Third question: Unfortunately I don't know of any illumination requirement for a residential kitchen. It could be anywhere from 20 footcandles up. The code only requires a certain amount of watts per square foot for calculation only. So your best bet would be run all four with dimmers.

If you could temporarily connect at least one up as a goby and have the right kind of meters. All of us might get enough information to answer some of these questions with more detail.

  • I'm not sure what you mean by "you can't splice in free air". Do you mean that code requires splices to be protected by a box? The connections I plan to make would be "protected" by location between the ceiling & a tempered glass panel (8" vertical air space), set on wood strips screwed along the bottom edges of the beams. The glass will be frosted, except for areas where colored glass pieces will be attached to the upper surface of the larger glass panel (26"x 48"), so there would be no visual availability of the panels/drivers/exposed wiring, and no chance of accidental physical contact. – glassblastertoo May 12 '17 at 14:43
  • In looking closer at the panel, I found a tiny box with the following notation: PCB INFO, 610023, 94V-0, 12 14. The twelve and fourteen are printed one space apart, and the lines creating the numbers are segmented. I have no idea as to what they might mean. – glassblastertoo May 12 '17 at 15:19
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To give you a rough idea, a new 4' fluorescent tube puts out in the ballpark of 3,000 lumens, which decreases with age, and a substantial amount is lost in the fixture. LEDs are directional. So each panel will deliver roughly the amount of light of a one-tube fluorescent fixture with a fresh bulb. The light will be fairly concentrated under the LED fixture. The total light from the four panels is in the ballpark of what you need for a room that size for good illumination, and it sounds like they are dimmable from there.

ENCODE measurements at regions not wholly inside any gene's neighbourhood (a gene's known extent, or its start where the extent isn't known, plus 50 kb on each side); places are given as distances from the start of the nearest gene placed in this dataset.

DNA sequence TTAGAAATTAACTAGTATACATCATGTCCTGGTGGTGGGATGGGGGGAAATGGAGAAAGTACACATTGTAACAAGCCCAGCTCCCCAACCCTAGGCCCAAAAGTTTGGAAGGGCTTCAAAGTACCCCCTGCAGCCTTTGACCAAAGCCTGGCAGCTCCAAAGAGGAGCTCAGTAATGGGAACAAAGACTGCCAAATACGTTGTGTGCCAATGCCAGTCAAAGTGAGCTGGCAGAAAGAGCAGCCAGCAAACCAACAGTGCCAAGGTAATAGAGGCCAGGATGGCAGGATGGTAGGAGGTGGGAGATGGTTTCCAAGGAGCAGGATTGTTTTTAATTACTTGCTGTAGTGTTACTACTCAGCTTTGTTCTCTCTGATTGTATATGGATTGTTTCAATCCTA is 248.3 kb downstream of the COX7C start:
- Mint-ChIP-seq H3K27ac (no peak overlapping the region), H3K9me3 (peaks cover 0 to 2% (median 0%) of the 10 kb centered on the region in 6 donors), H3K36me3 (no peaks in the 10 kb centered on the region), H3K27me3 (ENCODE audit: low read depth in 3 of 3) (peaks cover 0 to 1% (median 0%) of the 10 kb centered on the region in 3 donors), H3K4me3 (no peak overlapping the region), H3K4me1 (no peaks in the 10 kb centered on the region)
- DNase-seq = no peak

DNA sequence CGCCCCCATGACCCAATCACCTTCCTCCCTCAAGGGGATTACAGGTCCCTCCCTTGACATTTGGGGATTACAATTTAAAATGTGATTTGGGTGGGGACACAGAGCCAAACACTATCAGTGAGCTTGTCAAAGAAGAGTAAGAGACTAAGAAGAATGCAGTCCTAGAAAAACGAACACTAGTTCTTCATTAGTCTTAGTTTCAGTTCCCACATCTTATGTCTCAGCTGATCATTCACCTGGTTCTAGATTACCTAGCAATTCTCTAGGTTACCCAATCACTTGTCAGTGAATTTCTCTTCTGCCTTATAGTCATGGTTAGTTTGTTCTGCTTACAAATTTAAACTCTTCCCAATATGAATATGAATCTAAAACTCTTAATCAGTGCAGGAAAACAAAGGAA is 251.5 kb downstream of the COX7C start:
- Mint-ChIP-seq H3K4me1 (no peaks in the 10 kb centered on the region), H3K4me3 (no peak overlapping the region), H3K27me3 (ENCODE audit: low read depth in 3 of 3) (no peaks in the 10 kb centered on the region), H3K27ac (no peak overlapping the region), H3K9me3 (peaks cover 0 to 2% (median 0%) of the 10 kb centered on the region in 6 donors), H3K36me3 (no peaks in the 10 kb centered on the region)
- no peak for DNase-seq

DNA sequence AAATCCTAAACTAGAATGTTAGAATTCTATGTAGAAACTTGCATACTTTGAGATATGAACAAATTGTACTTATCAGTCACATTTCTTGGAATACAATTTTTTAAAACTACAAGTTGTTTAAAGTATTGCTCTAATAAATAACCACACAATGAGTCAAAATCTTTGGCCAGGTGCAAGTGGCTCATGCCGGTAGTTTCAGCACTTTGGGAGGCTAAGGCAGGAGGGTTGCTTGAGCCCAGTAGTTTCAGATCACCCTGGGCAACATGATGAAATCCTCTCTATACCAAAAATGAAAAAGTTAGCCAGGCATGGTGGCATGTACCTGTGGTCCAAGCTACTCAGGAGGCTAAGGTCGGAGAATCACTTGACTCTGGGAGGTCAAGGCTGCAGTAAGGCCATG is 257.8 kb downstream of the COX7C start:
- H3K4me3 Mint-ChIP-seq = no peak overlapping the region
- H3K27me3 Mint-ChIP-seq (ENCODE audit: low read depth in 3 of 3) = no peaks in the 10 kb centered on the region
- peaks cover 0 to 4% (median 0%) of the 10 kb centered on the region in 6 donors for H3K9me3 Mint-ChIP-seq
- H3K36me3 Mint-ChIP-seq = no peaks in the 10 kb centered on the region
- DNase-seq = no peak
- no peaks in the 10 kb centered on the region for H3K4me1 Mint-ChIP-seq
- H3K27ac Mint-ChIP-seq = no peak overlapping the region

In a dining room, you typically want most of the light over the table. The amount of spread will depend on how high the ceiling is. Figure out the best location by looking at the spread pattern in a dark room. You can shine them at a wall from the same distance as the ceiling is from table height.

You will probably get the best result if you overlap the illumination so that the weaker edges add to a brightness more comparable to the center of the light from each fixture rather than acting like four spotlights over different areas of the room. Depending on the shape of your table, you might get the best illumination pattern arranging the fixtures in a square array, a diamond array, or a linear sequence.

Depending on the amount of spread, you may have to compromise (the ceiling may not be high enough to achieve a lot of light spread). You might improve the spread by putting the fixtures behind diffusers. You can assess the effect with the wall test.